Brief: An interesting GUI front-end to manage and find AppImage applications; let us find out more about it!
AppImage makes it easy for applications to work across various distributions without needing to install dependencies or anything.
However, unlike Flathub for Flatpaks, you may not find a portal to browse applications available as AppImages.
NX Software Center in Nitrux OS does the same job, but it is not available to easily install on other distributions. So, AppImage Pool comes to the rescue as an app store for AppImage applications that you can install in any Linux distribution.
AppImage Pool: A GUI Front-End to Manage and Find AppImage Applications
AppImage Pool is a GUI front-end built using Flutter that fetches application data from AppImageHub and lets you quickly search, download, and manage AppImage applications.
It does not host any AppImage files, but it lets you download available AppImage files from the project’s GitHub page.
When you attempt to download an AppImage file, it lists all the available options for an app from its GitHub releases section.
I’m not sure whether it is limited to projects from GitHub, but you get all the curated options featured in the AppImageHub portal.
Features of AppImage Pool
AppImage is a straightforward app store that lets you search, download, and manage AppImage files.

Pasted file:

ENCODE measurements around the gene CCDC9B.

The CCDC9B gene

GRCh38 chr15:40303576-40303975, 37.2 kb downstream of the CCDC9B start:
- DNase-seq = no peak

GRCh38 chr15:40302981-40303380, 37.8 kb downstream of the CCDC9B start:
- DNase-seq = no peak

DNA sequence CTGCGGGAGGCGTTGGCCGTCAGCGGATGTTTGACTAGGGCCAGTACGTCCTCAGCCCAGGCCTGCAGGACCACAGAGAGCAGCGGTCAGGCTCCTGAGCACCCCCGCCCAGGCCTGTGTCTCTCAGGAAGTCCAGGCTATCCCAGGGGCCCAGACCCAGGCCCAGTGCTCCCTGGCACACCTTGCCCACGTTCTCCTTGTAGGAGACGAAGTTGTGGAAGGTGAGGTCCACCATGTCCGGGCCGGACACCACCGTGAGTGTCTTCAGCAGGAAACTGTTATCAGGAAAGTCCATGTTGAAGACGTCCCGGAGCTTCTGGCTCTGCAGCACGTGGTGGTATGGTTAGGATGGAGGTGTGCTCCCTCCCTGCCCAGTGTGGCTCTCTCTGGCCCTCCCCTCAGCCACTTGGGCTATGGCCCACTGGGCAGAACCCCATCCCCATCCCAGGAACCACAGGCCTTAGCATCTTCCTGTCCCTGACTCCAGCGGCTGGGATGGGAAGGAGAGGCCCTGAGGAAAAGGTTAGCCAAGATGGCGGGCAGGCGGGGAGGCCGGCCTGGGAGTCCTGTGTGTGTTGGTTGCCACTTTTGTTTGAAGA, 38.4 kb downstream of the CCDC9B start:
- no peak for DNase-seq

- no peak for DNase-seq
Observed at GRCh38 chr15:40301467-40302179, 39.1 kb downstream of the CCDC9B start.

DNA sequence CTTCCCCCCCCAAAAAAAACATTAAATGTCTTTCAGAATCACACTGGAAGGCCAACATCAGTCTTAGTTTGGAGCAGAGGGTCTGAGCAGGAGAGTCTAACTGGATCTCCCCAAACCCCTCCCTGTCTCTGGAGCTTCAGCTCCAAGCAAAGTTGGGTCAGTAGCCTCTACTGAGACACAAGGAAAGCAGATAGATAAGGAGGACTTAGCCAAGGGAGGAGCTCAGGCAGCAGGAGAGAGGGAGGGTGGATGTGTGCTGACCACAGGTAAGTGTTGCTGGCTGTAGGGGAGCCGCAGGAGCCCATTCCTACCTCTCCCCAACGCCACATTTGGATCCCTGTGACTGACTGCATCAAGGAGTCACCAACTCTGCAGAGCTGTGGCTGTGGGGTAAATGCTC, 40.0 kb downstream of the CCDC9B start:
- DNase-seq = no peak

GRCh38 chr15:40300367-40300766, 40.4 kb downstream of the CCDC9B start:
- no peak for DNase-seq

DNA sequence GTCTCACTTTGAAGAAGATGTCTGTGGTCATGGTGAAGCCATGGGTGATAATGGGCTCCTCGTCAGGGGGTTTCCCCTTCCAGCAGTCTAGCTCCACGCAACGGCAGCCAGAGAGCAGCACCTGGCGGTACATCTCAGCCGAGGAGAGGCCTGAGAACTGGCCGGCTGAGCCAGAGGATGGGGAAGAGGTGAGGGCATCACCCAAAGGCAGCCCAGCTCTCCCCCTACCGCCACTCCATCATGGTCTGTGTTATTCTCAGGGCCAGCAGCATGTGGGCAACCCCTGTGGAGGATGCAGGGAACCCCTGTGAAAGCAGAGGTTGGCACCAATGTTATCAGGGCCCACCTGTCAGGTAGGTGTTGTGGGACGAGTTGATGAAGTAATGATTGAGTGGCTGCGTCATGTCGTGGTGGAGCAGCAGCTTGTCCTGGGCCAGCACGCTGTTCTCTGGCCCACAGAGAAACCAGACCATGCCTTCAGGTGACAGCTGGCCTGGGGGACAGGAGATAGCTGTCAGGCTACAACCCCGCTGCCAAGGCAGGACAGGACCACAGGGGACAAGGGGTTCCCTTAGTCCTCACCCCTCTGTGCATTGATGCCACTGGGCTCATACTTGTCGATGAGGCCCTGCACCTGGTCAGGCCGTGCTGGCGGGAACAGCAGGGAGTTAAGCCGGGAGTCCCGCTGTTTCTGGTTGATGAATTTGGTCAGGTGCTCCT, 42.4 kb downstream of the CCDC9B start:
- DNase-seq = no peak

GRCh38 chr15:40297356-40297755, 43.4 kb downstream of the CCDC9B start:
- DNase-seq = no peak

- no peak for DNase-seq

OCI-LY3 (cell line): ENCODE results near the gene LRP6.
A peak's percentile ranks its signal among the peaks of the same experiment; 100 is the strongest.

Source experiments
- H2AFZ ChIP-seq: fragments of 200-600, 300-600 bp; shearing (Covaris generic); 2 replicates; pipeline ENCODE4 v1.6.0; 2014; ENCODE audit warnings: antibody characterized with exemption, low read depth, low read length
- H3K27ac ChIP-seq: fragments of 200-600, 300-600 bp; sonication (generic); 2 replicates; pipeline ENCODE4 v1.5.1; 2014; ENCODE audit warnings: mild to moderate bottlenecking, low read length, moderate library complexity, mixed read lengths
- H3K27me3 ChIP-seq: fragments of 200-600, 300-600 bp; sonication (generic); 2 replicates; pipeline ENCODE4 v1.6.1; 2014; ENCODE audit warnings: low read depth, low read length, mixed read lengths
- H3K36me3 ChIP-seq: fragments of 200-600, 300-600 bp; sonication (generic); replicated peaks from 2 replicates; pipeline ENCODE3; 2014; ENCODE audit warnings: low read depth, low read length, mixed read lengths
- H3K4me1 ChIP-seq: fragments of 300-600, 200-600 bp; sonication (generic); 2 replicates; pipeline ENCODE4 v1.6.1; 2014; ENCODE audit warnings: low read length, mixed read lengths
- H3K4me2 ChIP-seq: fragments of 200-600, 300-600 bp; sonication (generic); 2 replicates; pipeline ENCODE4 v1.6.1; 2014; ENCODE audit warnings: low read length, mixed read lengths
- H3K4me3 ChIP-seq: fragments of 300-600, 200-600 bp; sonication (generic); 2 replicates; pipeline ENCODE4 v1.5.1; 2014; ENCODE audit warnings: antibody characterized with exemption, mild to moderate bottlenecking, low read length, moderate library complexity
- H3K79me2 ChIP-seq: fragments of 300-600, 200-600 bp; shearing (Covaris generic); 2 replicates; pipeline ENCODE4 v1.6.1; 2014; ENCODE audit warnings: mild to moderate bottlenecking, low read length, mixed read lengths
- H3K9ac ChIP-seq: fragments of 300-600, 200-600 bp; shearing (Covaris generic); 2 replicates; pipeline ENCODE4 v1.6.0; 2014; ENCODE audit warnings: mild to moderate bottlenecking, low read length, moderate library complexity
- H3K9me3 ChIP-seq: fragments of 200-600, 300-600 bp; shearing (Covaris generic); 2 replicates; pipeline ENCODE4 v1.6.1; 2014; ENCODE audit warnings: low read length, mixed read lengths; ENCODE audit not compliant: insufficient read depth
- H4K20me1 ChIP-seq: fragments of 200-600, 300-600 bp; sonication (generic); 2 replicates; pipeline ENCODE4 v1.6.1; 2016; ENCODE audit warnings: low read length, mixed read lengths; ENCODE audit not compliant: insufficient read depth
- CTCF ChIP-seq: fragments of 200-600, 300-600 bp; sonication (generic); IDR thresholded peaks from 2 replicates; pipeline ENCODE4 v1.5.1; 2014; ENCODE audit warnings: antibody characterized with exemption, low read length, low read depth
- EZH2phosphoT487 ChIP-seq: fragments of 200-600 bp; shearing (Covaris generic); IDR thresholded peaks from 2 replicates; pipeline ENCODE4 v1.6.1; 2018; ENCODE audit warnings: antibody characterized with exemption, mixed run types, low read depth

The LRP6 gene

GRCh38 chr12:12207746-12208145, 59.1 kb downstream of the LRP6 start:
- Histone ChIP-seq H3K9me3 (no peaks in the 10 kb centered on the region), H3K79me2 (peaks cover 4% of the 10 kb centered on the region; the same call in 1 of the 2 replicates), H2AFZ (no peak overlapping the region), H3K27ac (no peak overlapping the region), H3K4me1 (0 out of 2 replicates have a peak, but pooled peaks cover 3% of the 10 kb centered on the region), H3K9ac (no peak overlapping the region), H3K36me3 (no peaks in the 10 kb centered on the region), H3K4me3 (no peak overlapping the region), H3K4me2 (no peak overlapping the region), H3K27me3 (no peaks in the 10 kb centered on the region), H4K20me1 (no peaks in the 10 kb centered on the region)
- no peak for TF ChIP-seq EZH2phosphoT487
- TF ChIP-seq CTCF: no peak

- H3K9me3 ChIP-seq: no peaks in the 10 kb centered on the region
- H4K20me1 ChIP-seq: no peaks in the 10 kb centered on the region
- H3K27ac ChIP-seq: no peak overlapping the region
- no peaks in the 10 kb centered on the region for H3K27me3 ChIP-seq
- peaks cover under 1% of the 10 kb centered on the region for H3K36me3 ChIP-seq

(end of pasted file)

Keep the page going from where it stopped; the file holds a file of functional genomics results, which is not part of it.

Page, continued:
Some of the features include:
- Ability to download a specific version of AppImage file
- Filter applications by categories
- Download progress icon
- Manage all installed AppImages
- View download history
Considering the app is built using Flutter, it offers a snappy experience.
If you are a developer, you can install Flutter in Linux, too, if this encourages you to make an app using it.
Installing AppImage Pool in Linux
For obvious reasons, the developer offers an AppImage file available to download.
Explore more about it on its GitHub page.
Thoughts on Using AppImage Pool
The application works as expected. However, I noticed that some of the applications listed did not have a download link or any information associated.
After all, the data is being sourced from AppImageHub.
Also, you might find it weird that some applications list only pre-release AppImage files, such as Blender.
While this can also be an advantage in selecting the release branch of a project, I don’t think I would download pre-release packages.
Overall, it is good to find something that makes it easy to download and manage AppImages.
I suggest you give it a try and let me know your thoughts in the comments section below.